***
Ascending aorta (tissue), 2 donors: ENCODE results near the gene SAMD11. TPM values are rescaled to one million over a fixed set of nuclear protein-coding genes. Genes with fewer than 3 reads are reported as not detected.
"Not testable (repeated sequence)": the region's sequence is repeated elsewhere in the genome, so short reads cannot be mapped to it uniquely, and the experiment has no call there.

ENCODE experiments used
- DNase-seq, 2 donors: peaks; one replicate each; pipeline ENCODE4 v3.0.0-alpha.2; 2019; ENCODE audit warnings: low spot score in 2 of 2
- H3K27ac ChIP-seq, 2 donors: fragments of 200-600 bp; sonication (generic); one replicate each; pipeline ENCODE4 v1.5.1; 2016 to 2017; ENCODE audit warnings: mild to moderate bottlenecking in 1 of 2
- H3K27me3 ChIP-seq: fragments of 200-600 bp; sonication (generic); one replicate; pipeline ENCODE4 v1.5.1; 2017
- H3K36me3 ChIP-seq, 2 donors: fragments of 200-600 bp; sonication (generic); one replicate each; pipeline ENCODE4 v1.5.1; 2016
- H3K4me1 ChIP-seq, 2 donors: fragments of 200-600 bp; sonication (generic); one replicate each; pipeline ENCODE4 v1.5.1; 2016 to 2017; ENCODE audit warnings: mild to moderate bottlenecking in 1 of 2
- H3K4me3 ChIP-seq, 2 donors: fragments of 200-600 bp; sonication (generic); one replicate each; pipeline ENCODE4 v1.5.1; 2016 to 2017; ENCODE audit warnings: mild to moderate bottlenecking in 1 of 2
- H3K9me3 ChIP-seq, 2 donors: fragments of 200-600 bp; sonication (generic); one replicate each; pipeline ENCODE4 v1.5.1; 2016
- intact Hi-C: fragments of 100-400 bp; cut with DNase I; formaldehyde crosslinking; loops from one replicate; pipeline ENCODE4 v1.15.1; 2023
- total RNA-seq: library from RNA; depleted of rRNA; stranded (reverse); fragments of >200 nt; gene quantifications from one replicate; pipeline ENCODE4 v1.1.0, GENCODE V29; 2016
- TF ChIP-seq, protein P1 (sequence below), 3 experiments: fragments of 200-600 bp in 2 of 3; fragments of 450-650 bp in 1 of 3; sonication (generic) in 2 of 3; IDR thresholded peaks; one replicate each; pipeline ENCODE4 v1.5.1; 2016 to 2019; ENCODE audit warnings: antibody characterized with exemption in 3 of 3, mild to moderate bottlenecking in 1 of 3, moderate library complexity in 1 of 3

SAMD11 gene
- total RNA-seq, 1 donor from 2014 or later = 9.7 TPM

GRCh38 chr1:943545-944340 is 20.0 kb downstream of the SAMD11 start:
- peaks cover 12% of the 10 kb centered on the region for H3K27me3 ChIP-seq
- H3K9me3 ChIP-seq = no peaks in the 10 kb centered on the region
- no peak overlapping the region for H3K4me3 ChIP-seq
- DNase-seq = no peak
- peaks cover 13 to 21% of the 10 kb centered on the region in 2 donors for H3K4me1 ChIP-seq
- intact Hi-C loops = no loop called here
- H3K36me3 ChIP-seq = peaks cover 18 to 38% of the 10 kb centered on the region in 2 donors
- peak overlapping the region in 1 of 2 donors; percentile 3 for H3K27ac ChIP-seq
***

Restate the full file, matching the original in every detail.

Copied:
Ascending aorta (tissue), 2 donors: ENCODE results near the gene SAMD11. TPM values are rescaled to one million over a fixed set of nuclear protein-coding genes. Genes with fewer than 3 reads are reported as not detected.
"Not testable (repeated sequence)": the region's sequence is repeated elsewhere in the genome, so short reads cannot be mapped to it uniquely, and the experiment has no call there.

ENCODE experiments used
- DNase-seq, 2 donors: peaks; one replicate each; pipeline ENCODE4 v3.0.0-alpha.2; 2019; ENCODE audit warnings: low spot score in 2 of 2
- H3K27ac ChIP-seq, 2 donors: fragments of 200-600 bp; sonication (generic); one replicate each; pipeline ENCODE4 v1.5.1; 2016 to 2017; ENCODE audit warnings: mild to moderate bottlenecking in 1 of 2
- H3K27me3 ChIP-seq: fragments of 200-600 bp; sonication (generic); one replicate; pipeline ENCODE4 v1.5.1; 2017
- H3K36me3 ChIP-seq, 2 donors: fragments of 200-600 bp; sonication (generic); one replicate each; pipeline ENCODE4 v1.5.1; 2016
- H3K4me1 ChIP-seq, 2 donors: fragments of 200-600 bp; sonication (generic); one replicate each; pipeline ENCODE4 v1.5.1; 2016 to 2017; ENCODE audit warnings: mild to moderate bottlenecking in 1 of 2
- H3K4me3 ChIP-seq, 2 donors: fragments of 200-600 bp; sonication (generic); one replicate each; pipeline ENCODE4 v1.5.1; 2016 to 2017; ENCODE audit warnings: mild to moderate bottlenecking in 1 of 2
- H3K9me3 ChIP-seq, 2 donors: fragments of 200-600 bp; sonication (generic); one replicate each; pipeline ENCODE4 v1.5.1; 2016
- intact Hi-C: fragments of 100-400 bp; cut with DNase I; formaldehyde crosslinking; loops from one replicate; pipeline ENCODE4 v1.15.1; 2023
- total RNA-seq: library from RNA; depleted of rRNA; stranded (reverse); fragments of >200 nt; gene quantifications from one replicate; pipeline ENCODE4 v1.1.0, GENCODE V29; 2016
- TF ChIP-seq, protein P1 (sequence below), 3 experiments: fragments of 200-600 bp in 2 of 3; fragments of 450-650 bp in 1 of 3; sonication (generic) in 2 of 3; IDR thresholded peaks; one replicate each; pipeline ENCODE4 v1.5.1; 2016 to 2019; ENCODE audit warnings: antibody characterized with exemption in 3 of 3, mild to moderate bottlenecking in 1 of 3, moderate library complexity in 1 of 3

SAMD11 gene
- total RNA-seq, 1 donor from 2014 or later = 9.7 TPM

GRCh38 chr1:943545-944340 is 20.0 kb downstream of the SAMD11 start:
- peaks cover 12% of the 10 kb centered on the region for H3K27me3 ChIP-seq
- H3K9me3 ChIP-seq = no peaks in the 10 kb centered on the region
- no peak overlapping the region for H3K4me3 ChIP-seq
- DNase-seq = no peak
- peaks cover 13 to 21% of the 10 kb centered on the region in 2 donors for H3K4me1 ChIP-seq
- intact Hi-C loops = no loop called here
- H3K36me3 ChIP-seq = peaks cover 18 to 38% of the 10 kb centered on the region in 2 donors
- peak overlapping the region in 1 of 2 donors; percentile 3 for H3K27ac ChIP-seq